Antigua’s agriculture minister Hilton Baptiste has voiced his personal support for farmers who ‘take the law into their hands against’ those who would rob them of their livelihood. “One of these days somebody is going to hurt somebody… You’re gonna hear farmers killing three or four people around the region and I will celebrate that, I not going cry! I will find the money to help those farmers to find lawyers to help themselves,” he told Friday’s opening session of the Caribbean Media Sensitization Workshop at the Grand Royal Antiguan Beach Resort.
Baptiste said as a child he spent time farming with his grandmother and despite the many technological advances it remains “hard backbreaking work”. For this reason, he empathized with farmers affected by praedial larceny. “When you produce you food and watch the trees and crops and somebody go and harvest them, it’s not just cry you want to cry, you want to kill somebody!” he said.
Lamenting that some 25 per cent of fruits, vegetables and livestock produced in Antigua and Barbuda is stolen, the agriculture minister suggested that it was the same for the region adding that the crime was organised to the extent that there was thriving intra-regional trade of stolen farm produce. He explained: “In Dominica they find export market for it. In Antigua, it’s going to Guadeloupe on boats. It’s a problem!”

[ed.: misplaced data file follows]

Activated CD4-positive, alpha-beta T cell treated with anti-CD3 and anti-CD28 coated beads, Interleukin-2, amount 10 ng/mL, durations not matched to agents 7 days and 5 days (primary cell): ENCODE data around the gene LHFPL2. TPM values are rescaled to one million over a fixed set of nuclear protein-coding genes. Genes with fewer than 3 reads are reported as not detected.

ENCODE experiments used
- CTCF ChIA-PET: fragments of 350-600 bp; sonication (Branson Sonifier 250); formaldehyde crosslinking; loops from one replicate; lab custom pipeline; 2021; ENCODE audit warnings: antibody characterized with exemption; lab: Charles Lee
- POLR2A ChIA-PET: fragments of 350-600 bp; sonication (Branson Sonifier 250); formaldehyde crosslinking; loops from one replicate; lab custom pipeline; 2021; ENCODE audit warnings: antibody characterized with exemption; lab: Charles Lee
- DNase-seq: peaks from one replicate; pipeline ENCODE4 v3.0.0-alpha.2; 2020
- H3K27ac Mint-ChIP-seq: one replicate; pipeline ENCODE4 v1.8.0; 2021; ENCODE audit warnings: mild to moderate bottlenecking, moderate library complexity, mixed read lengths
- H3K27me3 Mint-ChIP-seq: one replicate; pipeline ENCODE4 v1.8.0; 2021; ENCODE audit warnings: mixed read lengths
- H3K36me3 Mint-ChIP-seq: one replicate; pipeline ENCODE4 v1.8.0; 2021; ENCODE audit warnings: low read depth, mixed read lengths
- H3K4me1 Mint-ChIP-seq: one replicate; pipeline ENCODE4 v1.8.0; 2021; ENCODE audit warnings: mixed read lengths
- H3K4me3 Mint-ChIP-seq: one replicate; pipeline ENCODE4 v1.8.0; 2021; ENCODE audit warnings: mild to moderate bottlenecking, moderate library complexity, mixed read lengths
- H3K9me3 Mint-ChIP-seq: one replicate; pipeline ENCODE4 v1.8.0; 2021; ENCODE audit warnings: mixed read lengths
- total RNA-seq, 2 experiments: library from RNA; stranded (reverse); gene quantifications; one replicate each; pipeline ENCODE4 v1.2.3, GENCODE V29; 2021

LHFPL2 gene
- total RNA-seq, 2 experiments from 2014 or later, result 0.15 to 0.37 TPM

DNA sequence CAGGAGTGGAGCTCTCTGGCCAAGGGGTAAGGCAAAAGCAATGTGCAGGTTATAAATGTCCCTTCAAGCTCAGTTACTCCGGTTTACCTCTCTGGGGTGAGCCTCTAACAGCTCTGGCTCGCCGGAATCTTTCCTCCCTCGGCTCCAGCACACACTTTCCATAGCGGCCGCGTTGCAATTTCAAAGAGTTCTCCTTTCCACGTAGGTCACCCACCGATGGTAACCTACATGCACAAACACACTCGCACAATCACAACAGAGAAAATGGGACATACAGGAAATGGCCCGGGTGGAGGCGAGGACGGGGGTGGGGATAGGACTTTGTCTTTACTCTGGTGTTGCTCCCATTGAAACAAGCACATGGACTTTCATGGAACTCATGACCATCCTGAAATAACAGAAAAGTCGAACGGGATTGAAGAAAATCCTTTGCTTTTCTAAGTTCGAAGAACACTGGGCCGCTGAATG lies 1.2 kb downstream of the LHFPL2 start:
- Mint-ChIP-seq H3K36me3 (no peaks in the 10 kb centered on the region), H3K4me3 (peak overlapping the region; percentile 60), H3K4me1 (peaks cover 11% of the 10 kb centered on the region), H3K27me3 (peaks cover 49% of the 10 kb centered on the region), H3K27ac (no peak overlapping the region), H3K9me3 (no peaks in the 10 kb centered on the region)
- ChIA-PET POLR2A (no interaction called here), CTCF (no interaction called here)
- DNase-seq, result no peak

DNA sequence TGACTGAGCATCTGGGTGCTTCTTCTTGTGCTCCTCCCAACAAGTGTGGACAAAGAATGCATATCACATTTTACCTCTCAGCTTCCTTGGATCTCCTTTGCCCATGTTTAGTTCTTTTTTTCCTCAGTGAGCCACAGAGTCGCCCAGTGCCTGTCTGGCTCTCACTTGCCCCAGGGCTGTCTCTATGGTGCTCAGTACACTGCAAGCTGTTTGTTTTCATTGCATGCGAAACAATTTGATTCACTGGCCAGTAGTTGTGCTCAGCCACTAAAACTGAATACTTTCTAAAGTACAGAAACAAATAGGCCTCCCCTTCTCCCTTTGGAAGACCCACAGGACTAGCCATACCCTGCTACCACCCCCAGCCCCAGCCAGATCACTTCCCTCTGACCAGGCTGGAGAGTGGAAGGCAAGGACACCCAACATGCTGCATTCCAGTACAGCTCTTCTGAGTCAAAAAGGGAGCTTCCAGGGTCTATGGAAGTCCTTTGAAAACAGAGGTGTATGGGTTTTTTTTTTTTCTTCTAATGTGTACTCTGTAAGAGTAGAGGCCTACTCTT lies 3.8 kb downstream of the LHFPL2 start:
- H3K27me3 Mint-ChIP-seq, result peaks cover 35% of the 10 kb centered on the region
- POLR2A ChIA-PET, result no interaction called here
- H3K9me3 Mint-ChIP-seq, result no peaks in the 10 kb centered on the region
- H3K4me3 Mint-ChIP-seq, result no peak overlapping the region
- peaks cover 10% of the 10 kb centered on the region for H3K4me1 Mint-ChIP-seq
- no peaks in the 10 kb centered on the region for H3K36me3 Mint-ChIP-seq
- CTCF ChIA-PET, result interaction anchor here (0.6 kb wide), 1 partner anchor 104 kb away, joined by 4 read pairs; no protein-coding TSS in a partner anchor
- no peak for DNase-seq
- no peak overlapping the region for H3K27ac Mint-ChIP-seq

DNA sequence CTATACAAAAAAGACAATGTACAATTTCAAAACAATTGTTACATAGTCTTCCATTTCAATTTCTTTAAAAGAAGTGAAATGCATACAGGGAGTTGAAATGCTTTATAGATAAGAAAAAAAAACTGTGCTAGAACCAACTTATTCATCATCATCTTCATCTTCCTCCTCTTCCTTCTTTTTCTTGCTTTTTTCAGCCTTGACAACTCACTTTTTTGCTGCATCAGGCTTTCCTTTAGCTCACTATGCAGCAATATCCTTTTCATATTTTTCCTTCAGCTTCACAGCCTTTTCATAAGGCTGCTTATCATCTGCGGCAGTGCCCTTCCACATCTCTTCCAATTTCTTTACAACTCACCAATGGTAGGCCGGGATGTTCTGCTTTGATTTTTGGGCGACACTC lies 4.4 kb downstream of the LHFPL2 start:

Baptiste also cited a local example indicating that the failure of regional governments to provide redress or deal in a realistic way with praedial larceny has contributed to it’s perpetuation. According to Baptiste, on a visit to the farm where 180 roots of cassava had been stolen in one night, he was informed by the farmer that the matter had been reported to the police who were told that some of the produce was being sold in the market.
The police reportedly told the praedial larceny victim to get some soil from the cassava and have a comparative test done with the soil from his farm in order establish a definite connection. “What the poor farmer know about soil test?” the frustrated minister asked.
In Jamaica the crippling cost of praedial larceny has been estimated at J$6 billion per year. Despite the appointment of a Praedial Larceny Prevention Co-ordinator and the establishment of Farmers Watch – a community initiative aimed at getting people to share information about theft of farm produce – the problem remains unchecked. Meanwhile, Baptiste says in addition to the theft of crops and livestock farmers were also losing out big to scrap metal thieves who target their machinery and equipment. Farmers’ tractors are reportedly being stripped of wires and copper for export forcing the Antiguan government to ban the export of all copper.